It took nearly half the season for Nebraska-Omaha freshman winger Tanner Lane (WPG) and Boston College freshman defenseman Colin Sullivan (MTL) to tally their first collegiate points. Both were assists. Lane, who has seen primarily third- and fourth-line duty with the Mavericks so far, posted his first point on Dec. 29 versus Quinnipiac. Sullivan, who has played in all of the Eagles’ 16 games to date, posted his first point on Dec. 30 versus Alabama-Huntsville in the Mariucci Classic.

Goings and comings

While December marks the midway point of the season, it unfortunately also marks the time for some player departures as well.

The lone NHL prospect to leave the collegiate ranks for the Canadian Major Juniors was Boston University sophomore Yassin Cisse (WPG), who has since moved on to join the Blaineville-Boisbriand Armada. This marks the second consecutive year that the Terriers have lost a player to the QMJHL after Charlie Coyle (MIN) left the team to join the Saint John Sea Dogs last season.

Harvard has dropped four players from their roster that, according to the school’s newspaper The Crimson, stemmed from an academic scandal. It is not clear if the players can or will return to the team next season. Three of the four players dropped, all sophomores, were NHL prospects – goaltender Stephen Michalek (MIN) and defensemen Patrick McNally (VAN) and Max Everson (TOR). Michalek and Everson have since joined the USHL’s Cedar Rapids Roughriders. As of the end of December, McNally has not joined another team. Not surprisingly, the losses have had its greatest impact on the Crimson’s defense. Harvard is down to just six rearguards on its current roster. And unless the team can bring in new defenders before season’s end, the remaining defensemen will see a lot of ice time, hoping to also avoid the injury bug the rest of the way.

In addition to the departure of the four aforementioned prospects, a trio of 2013 draft-eligible players in Northeastern freshman forward Cam Darcy, Denver freshman defenseman Dakota Mermis and Brown sophomore defenseman Taki Pantziris have also left their respective collegiate programs. Darcy, a promising young center that played in nine games for the Huskies, has moved on to the USHL’s Muskegon Lumberjacks.

Mermis and Pantziris have both moved on to the OHL, joining the London Knights and the Sarnia Sting, respectively. Mermis’ departure comes as a bit of a surprise considering that he saw regular time on Denver’s blueline. Prior to his departure, Mermis played in all of the Pioneers’ 19 games to date, finishing with four points (one goal, three assists).

While Mermis saw regular time with his team, Pantziris did not. The Toronto, ON native struggled to earn a top-six spot in the defensive rotation in his year-and-a-half with the Bears. He appeared in just four games as a freshman last season and seven of the team’s 14 games so far this season. The two points (a goal and an assist) that he has amassed with Brown came this season.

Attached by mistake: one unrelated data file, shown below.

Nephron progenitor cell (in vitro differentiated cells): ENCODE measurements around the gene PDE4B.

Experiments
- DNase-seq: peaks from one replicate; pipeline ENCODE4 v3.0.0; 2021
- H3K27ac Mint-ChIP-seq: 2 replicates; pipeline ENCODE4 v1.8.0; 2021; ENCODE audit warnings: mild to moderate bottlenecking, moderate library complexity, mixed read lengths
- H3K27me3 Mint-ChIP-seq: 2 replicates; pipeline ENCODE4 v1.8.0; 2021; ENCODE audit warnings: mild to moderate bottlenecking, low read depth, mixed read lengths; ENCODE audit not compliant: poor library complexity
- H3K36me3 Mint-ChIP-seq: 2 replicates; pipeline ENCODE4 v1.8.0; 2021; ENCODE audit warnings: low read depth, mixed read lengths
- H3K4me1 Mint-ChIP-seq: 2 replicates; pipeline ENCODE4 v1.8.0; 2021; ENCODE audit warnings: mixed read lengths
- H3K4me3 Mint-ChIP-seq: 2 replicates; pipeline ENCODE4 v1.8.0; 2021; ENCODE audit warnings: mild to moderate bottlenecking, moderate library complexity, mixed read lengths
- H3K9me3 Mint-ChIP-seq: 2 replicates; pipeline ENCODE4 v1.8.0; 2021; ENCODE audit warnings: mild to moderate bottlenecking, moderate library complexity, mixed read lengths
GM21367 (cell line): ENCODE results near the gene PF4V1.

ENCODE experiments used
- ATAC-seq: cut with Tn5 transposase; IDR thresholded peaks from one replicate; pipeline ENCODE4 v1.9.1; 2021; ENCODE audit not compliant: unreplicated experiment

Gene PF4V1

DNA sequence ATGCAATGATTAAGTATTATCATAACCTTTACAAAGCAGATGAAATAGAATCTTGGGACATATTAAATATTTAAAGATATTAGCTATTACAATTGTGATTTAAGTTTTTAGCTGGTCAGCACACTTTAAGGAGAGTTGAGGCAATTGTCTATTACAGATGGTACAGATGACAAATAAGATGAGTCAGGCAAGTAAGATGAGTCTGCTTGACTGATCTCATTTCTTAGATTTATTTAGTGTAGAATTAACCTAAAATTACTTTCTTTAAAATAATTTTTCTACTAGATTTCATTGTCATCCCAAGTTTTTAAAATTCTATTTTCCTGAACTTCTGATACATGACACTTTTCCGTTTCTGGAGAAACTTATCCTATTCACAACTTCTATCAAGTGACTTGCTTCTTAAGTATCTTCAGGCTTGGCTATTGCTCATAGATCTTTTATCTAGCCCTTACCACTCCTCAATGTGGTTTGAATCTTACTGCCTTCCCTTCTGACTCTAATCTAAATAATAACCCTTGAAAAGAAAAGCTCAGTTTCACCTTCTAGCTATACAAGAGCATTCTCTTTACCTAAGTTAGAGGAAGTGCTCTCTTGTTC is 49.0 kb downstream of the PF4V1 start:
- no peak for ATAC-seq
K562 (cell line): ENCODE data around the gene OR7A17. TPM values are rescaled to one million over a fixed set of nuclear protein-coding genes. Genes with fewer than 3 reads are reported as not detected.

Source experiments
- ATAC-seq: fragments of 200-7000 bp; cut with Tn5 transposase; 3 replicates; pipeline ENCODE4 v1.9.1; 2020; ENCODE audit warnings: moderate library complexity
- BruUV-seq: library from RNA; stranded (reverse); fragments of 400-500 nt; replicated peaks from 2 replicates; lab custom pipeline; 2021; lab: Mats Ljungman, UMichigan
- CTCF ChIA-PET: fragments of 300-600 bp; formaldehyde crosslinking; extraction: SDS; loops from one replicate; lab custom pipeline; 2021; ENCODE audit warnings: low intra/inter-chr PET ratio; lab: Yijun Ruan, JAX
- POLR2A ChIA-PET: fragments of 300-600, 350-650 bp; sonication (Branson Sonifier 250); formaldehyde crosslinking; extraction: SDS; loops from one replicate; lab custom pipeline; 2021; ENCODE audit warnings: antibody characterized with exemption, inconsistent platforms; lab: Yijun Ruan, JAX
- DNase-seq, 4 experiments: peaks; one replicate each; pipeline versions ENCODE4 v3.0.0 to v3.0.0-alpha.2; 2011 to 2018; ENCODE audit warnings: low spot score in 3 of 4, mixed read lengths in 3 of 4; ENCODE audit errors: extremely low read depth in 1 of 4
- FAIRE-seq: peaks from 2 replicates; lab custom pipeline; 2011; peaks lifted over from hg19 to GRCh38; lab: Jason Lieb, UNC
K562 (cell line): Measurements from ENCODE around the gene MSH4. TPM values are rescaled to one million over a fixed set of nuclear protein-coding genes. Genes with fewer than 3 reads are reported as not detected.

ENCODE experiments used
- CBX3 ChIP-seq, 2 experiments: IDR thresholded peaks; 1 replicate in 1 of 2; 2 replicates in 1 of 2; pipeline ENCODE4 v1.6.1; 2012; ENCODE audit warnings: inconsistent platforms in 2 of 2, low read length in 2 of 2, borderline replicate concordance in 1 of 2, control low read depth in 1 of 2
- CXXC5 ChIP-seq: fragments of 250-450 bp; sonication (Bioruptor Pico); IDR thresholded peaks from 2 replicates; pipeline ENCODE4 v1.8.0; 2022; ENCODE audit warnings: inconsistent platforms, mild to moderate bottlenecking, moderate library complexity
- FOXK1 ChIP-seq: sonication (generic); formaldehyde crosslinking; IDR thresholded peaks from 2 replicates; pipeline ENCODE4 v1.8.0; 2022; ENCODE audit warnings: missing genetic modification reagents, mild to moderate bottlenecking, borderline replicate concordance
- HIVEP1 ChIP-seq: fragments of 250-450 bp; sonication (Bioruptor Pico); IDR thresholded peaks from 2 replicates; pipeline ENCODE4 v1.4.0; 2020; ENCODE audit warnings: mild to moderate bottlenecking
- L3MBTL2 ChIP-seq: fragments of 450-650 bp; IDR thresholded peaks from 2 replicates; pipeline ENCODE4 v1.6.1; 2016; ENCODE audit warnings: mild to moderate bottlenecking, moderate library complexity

While four NHL prospects have left their respective collegiate teams, four others are coming in as either transfers or as recent new commitments.

Defensive prospects Ben Gallacher (FLA) and Patrick Koudys (WSH) will return to the collegiate ranks next season as transfers.

Gallacher, who left Ohio State at the end of last season, will join the UMass Minutemen this fall. There had been some speculation that Gallacher would be moving on to join his father and the Portland Winterhawks (WHL). But the Calgary, AB native instead opted to retain his collegiate eligibility and is playing with the USHL’s Green Bay Gamblers this season.

Like Gallacher, Koudys also left at the end of last season. Prior to his departure, Koudys spent two seasons with RPI. After a successful freshman campaign in 2010-11, the Hamilton, ON native struggled to find that same magic as a sophomore which, in part, led to diminished ice time. Koudys, who is currently playing with the USHL’s Muskegon Lumberjacks, will suit up for Penn State this fall.

At the time of the 2012 NHL Draft, all collegiate selections (incoming or otherwise) were either already playing NCAA hockey or had previously made commitments – except for two of them. Now, those two players have made their college commitments.

The last and most recent was Matt Benning (BOS). The rearguard from Edmonton, AB is currently playing in the USHL with the Dubuque Fighting Saints and has committed to Northeastern. He is expected to arrive on Huntington Avenue this fall.

The other commitment was center Alex Kerfoot (NJD), who actually committed to Harvard in early November. The West Vancouver, BC native will suit up for the Crimson this fall. Kerfoot is currently in his third season with the BCHL’s Coquitlam Express.

On the shelf

Vermont junior Connor Brickley (FLA) continues to be sidelined with the arm injury he suffered in November. This is the second consecutive season that Brickley has missed extensive time due to injury. He has played in just seven games with the Catamounts so far this season.

Colorado College sophomore defenseman Aaron Harstad (WPG) suffered an upper body injury versus Minnesota back on Dec. 7 and has been out of the lineup ever since. Harstad could potentially return to action when the Tigers open the second half of their season on Jan. 4 at Nebraska-Omaha.

Providence College freshman Mark Jankowski (CGY) suffered a hip injury earlier in the month and has been out of the lineup since. Jankowski could potentially return to action when the Friars open the second half of their season on Jan. 4 at Minnesota State-Mankato.

Ohio State freshman defenseman Sam Jardine (CHI) could potentially be lost for the season due to the severely lacerated wrist that he suffered last month. The Lacombe, AB native was off to a good start with the Buckeyes prior to the injury, playing in eight games and posting an assist.